Smoothing Out Seasonality in Your Sales Cycle
Written by Jay Shapiro for Gaebler Ventures
Seasonal peaks affect many businesses. Knowing how to compensate when the highs are over and you hit a low period is the key to survival.
Many businesses experience seasonal peak selling times and troughs when sales are weaker.
Toys sell best at Christmas and many companies face a summer lull as people take their annual holidays especially for larger value sales when the person needed to sign off on a contract is away for two weeks and then the person he wants to check a few things with is away. In many cases there is little to be done except to plan the business accordingly.
If you sell B2B then you should find out when your customers have their accounting end-of-year. In the two months before this there will be people in the organisation trying to use up their unspent budget and it is only decent of you to help them do this. Government and related organisations will share an end of year period so this can be a good time to be marketing into that sector. Some industries tend to align their year-end, if you can find out when this is for the industries you want to sell to it gives you a whole new element of seasonality to go after.
Other organisations will have their own; it could be a year from when the company was formed or some randomly chosen date maybe coinciding with their own quieter period of the year. For every customer you have you should make a point of finding out when their end-of-year is, this way, with a little data mining you will know when they might have excess budget to spend. This gives you a new seasonal variable but one that changes across industry segments and across company sizes.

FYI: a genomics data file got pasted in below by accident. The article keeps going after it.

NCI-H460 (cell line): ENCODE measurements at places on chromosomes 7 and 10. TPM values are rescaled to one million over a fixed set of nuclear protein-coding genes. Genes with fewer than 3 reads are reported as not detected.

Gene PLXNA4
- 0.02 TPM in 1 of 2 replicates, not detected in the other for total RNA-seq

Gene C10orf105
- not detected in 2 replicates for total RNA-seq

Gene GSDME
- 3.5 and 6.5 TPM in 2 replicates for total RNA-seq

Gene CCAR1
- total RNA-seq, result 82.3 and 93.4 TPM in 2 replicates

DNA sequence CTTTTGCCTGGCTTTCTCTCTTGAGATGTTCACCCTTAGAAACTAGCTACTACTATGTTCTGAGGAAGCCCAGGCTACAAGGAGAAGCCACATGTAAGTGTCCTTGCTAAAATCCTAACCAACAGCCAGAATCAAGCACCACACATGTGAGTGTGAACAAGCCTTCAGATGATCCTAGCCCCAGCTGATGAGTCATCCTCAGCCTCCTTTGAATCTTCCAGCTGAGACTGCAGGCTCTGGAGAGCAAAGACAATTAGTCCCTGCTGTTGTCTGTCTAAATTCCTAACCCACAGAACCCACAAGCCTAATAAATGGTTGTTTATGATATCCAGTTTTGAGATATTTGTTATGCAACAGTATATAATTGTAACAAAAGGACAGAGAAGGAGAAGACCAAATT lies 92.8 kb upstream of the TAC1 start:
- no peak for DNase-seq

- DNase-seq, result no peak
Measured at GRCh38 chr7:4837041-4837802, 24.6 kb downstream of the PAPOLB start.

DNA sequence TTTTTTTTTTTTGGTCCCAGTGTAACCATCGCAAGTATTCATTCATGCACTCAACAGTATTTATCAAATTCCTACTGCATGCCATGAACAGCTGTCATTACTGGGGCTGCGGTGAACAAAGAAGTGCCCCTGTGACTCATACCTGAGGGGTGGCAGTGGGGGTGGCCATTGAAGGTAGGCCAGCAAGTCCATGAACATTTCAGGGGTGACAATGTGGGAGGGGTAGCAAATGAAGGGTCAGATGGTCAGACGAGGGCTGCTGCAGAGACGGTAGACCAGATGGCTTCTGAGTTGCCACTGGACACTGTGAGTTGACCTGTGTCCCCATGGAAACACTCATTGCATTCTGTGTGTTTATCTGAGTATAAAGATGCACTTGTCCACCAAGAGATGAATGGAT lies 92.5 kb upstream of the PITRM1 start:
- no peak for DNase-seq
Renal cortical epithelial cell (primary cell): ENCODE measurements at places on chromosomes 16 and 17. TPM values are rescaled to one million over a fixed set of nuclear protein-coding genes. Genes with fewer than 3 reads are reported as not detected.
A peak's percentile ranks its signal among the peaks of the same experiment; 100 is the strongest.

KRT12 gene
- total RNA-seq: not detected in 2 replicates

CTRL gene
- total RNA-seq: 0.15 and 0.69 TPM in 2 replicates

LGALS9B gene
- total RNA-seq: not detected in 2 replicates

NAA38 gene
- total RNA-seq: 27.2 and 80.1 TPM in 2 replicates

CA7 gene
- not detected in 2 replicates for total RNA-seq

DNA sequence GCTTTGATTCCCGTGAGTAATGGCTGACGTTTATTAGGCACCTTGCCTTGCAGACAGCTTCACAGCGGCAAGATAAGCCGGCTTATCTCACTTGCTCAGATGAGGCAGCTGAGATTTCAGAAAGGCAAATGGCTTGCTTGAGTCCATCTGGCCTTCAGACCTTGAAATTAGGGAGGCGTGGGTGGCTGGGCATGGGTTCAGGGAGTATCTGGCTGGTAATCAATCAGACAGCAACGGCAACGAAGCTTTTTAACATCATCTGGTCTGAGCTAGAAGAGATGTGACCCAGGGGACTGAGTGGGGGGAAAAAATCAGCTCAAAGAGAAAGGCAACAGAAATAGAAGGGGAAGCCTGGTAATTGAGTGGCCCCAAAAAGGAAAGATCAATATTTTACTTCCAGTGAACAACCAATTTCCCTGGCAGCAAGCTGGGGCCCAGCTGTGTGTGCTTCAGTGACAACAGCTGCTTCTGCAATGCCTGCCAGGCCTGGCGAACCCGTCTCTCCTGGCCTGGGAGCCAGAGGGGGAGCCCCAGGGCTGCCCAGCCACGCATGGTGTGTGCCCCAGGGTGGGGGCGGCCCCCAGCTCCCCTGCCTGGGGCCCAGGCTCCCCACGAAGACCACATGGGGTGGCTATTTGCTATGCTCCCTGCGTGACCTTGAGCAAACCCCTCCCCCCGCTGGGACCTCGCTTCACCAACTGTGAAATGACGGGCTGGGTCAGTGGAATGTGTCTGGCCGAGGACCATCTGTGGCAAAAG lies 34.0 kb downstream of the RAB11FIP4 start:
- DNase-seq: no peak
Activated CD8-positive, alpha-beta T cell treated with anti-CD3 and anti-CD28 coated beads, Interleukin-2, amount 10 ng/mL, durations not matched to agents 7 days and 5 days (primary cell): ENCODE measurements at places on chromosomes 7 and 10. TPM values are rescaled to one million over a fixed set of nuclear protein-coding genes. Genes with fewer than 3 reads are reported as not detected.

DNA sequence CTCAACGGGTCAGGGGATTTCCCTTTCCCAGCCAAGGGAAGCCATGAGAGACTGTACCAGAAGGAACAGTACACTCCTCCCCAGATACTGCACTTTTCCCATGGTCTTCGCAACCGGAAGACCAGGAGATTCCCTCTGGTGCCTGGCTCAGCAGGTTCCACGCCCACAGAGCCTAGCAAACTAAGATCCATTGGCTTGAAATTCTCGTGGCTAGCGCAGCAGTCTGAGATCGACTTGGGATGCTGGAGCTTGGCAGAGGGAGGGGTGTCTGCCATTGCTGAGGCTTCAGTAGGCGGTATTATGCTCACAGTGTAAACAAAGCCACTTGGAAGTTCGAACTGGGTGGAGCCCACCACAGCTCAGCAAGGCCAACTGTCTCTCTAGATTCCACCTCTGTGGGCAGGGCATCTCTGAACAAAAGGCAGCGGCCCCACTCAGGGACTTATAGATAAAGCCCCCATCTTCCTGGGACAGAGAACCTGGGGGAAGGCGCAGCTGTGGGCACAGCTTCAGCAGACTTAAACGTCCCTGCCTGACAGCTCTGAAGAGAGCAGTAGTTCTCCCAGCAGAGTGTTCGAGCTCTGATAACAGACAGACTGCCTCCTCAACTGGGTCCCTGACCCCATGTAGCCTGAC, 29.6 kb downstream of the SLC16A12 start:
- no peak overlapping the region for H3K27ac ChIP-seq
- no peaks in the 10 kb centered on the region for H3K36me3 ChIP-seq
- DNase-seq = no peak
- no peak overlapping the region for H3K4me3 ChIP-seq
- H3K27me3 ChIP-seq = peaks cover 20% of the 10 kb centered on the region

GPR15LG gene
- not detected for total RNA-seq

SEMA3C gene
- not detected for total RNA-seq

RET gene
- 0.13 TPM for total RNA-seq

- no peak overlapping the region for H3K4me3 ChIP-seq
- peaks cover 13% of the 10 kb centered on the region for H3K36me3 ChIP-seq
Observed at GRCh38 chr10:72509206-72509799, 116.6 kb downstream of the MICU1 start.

Applying this to all your customer will allow you to target small scale marketing activities at different companies throughout the year to bring in extra revenues during the normally quieter times. If you are selling to consumers then you can offer them out of season deals to encourage them to spend their money early and as you are the only one making the offer at that time there is little competition if you get the offer right.
The next thing to consider is changing your advertising schedule. The toy companies will build up their advertising towards the Christmas period, exactly the time when their customers are most willing to spend but also the time when their competitors are also most active. If you also have peak period when you and your competitors are most active with your advertising and your customers are most likely to spend then consider a radical change.
You don't need to talk people out of their money at these peak times you just have to convince them that your company is the best one to buy from. Do this by building a strong brand awareness throughout the year and run special promotional activities in the lead up to your normally quietest periods. The main advantage will be that few of your competitors are overly active at these times so you can be noticed without excessive marketing spend.
Jay Shapiro is a freelance writer based in the UK. Jay has a particular interest in the emotive aspects of the entrepreneur's character. "Alongside the nuts and bolts of business, the character of the person is often the ingredient responsible for success."
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